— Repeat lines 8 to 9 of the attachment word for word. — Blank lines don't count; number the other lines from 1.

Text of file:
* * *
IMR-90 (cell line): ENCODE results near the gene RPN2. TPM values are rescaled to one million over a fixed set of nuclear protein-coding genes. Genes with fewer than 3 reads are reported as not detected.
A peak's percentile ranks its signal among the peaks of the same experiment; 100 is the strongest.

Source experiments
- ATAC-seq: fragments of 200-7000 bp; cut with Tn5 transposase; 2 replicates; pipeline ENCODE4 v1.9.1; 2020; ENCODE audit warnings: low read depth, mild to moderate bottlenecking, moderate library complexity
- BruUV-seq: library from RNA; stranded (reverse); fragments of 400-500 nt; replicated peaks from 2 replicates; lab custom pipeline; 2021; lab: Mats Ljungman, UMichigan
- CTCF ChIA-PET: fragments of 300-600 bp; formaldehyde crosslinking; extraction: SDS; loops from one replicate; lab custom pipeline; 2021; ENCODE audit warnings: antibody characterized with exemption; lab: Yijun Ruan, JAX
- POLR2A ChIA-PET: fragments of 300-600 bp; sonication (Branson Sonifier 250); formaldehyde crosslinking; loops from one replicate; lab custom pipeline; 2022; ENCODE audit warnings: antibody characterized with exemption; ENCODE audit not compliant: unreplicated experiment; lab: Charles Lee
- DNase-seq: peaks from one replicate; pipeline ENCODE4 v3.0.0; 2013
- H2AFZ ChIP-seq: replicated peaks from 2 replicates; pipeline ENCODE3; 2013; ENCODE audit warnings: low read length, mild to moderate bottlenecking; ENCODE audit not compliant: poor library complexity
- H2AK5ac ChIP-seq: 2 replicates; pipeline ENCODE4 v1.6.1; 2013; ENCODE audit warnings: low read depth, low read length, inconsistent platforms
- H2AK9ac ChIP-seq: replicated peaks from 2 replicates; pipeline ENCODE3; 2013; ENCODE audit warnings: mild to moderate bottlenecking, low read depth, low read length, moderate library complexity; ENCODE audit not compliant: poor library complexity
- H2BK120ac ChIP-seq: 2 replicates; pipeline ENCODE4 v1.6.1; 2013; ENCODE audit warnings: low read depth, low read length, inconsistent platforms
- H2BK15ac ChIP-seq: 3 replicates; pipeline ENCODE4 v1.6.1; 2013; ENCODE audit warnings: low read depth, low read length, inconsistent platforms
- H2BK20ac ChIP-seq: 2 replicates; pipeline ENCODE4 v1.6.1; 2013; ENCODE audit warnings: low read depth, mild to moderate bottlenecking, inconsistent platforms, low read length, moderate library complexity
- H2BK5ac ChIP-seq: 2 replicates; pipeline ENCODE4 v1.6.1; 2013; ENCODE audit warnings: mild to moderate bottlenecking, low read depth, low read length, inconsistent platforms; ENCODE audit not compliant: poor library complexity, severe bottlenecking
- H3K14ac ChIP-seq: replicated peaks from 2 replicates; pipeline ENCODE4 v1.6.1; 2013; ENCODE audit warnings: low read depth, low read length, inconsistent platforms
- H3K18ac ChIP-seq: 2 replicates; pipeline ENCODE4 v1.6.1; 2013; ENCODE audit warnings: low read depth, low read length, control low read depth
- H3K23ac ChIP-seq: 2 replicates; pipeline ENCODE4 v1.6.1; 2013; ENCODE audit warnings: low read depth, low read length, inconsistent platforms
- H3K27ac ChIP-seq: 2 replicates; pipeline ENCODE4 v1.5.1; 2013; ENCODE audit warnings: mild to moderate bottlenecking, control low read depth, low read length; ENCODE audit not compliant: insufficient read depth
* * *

- DNase-seq: peaks from one replicate; pipeline ENCODE4 v3.0.0; 2013
- H2AFZ ChIP-seq: replicated peaks from 2 replicates; pipeline ENCODE3; 2013; ENCODE audit warnings: low read length, mild to moderate bottlenecking; ENCODE audit not compliant: poor library complexity